Hebrews

Hebrews 6:13-20

How can we be assured of our certainness in God’s promises?

 13 For when God made a promise to Abraham, since he had no one greater by whom to swear, he swore by himself, 14 saying, “Surely I will bless you and multiply you.”

The writer takes us back to Genesis. Abraham had been chosen by God to be the founder of God’s people and now was being tested to show his obedience by killing his son (the heir to the promise). In Genesis 22 Abraham has passed the test, trusting by faith that God would provide a sacrifice, or that God would bring Isaac back from the dead. “And the angel of the Lord called to Abraham a second time from heaven and said, “By myself I have sworn, declares the Lord, because you have done this and have not withheld your son, your only son, I will surely bless you, and I will surely multiply your offspring as the stars of heaven and as the sand that is on the seashore. And your offspring shall possess the gate of his enemies, and in your offspring shall all the nations of the earth be blessed, because you have obeyed my voice.” – Gen. 22:15-18

 Now the Angel of the LORD confirms the promise He made to Abraham by swearing an oath. God swore an oath in His own name. Leviticus 19:12 says, “You shall not swear by my name falsely and so profane the name of your God: I am the Lord.” We have already seen in the first part of chapter 6 that it is impossible for God to lie. Lying would go against what we know about God’s character. If God is a liar then there is no reason to believe that He will keep His promise to deliver us from the penalty of sin, and therefore we would have no hope. But because God is trustworthy and full of truth, we can be assured that when He says something, He will follow through. Abraham knew this and so he believed God – which was credited to him as righteousness, and he obtained the promise.

 15 And thus Abraham, having patiently waited, obtained the promise. 16 For people swear by something greater than themselves, and in all their disputes an oath is final for confirmation.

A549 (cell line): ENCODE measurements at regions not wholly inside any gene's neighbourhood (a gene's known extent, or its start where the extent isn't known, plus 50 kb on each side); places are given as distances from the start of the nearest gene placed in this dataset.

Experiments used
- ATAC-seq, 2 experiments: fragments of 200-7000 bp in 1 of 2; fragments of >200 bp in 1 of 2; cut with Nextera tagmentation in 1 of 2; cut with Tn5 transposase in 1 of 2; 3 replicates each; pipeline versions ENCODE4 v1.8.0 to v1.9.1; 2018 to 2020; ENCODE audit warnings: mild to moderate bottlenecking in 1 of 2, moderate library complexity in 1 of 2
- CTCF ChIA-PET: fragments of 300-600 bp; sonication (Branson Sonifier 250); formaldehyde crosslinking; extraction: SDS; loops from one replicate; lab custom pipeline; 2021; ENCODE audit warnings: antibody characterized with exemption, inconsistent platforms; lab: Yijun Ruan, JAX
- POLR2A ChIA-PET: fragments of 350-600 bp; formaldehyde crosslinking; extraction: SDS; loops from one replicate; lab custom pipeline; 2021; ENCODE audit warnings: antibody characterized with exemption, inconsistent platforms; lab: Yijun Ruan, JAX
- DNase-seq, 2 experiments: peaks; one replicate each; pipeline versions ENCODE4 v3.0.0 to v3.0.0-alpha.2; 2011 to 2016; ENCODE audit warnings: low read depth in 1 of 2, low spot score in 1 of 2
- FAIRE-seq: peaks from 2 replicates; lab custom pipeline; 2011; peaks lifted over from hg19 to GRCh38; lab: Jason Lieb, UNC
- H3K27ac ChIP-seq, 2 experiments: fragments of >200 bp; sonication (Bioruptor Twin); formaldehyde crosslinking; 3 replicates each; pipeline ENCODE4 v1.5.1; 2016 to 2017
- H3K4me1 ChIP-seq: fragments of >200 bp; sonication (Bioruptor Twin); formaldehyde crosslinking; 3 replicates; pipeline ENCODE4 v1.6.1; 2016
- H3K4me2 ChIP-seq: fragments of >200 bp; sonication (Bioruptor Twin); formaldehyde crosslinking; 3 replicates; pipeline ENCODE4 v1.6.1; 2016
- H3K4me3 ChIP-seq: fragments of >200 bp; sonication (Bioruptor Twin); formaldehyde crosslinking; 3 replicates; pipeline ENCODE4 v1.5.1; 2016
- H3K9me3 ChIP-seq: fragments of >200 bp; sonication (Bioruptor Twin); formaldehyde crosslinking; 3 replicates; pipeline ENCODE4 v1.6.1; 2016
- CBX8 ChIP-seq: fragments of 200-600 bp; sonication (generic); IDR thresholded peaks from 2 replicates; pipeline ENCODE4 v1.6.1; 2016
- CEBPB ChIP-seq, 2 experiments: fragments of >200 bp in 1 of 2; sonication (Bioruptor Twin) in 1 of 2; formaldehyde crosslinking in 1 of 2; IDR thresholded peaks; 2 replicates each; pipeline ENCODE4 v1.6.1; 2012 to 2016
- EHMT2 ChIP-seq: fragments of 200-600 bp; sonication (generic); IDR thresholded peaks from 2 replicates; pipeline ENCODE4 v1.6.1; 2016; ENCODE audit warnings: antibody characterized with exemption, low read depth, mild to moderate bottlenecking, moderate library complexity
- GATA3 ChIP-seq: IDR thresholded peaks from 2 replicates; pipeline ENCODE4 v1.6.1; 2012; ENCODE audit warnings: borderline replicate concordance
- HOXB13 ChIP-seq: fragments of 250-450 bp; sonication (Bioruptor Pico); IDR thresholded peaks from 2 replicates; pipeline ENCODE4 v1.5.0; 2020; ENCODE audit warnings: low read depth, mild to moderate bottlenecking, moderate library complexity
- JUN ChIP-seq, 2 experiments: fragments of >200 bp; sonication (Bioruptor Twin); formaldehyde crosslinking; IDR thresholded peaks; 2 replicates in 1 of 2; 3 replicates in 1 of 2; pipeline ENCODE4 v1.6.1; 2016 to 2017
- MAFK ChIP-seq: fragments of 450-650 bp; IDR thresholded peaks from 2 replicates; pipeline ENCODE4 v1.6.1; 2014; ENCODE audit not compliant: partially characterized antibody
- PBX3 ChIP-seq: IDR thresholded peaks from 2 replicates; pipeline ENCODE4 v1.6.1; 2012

What kinds of things do we do every day that are like oaths?

When would be an appropriate time to swear an oath?

  • Numbers 30:2 If a man vows a vow to the Lord, or swears an oath to bind himself by a pledge, he shall not break his word. He shall do according to all that proceeds out of his mouth.
  • Deuteronomy 6:13 It is the Lord your God you shall fear. Him you shall serve and by his name you shall swear.
  • James 5:12 But above all, my brothers, do not swear, either by heaven or by earth or by any other oath, but let your “yes” be yes and your “no” be no, so that you may not fall under condemnation.

Think about it this way: You tell your friend that you will help them with a project, but then you either forget or decide not to. Have you sinned? Whom have you sinned against? By saying you will do something, you have spoken an oath, thus creating one – even if you don’t call it an oath. Your words mean something because each thing you say reflects who you are (or aren’t). Your words are you. You are literally telling your friend you are trustworthy when you say you will help them. When you don’t follow through with what you said, you have lied about who you are. We understand that we have sinned against our friend, but ultimately we have sinned against God. God is the creator of all things, and He requires your obedience and respect for the things He has made, including yourself.

 17 So when God desired to show more convincingly to the heirs of the promise the unchangeable character of his purpose, he guaranteed it with an oath, 18 so that by two unchangeable things, in which it is impossible for God to lie, we who have fled for refuge might have strong encouragement to hold fast to the hope set before us.

In verse 17 we understand even greater how important an oath really is. It says that by 2 unchangeable things God made an oath. What are the 2 things? The first is God’s character – that He is truth. The second is an oath (a spoken promise), and that oath is set on the foundation of God’s name. Once it has been spoken, it cannot be taken back. How much more so a word given by God! This is why we can have confidence in God’s promises. He has spoken words of truth that are backed up by His character. It cannot be thwarted or changed.

19 We have this as a sure and steadfast anchor of the soul, a hope that enters into the inner place behind the curtain, 20 where Jesus has gone as a forerunner on our behalf, having become a high priest forever after the order of Melchizedek.

Knowing that all of the promises of God up to this point in time have been fulfilled, we can go boldly forward with our trust and understanding that all the rest of the promises will be filled. This truth should cause us great joy and peace, a rest beyond comprehension, that Christ’s message is trustworthy and true – that God will someday fulfill His promise to us that we will dwell with Him forever, and that He will keep us for that great day of Salvation.

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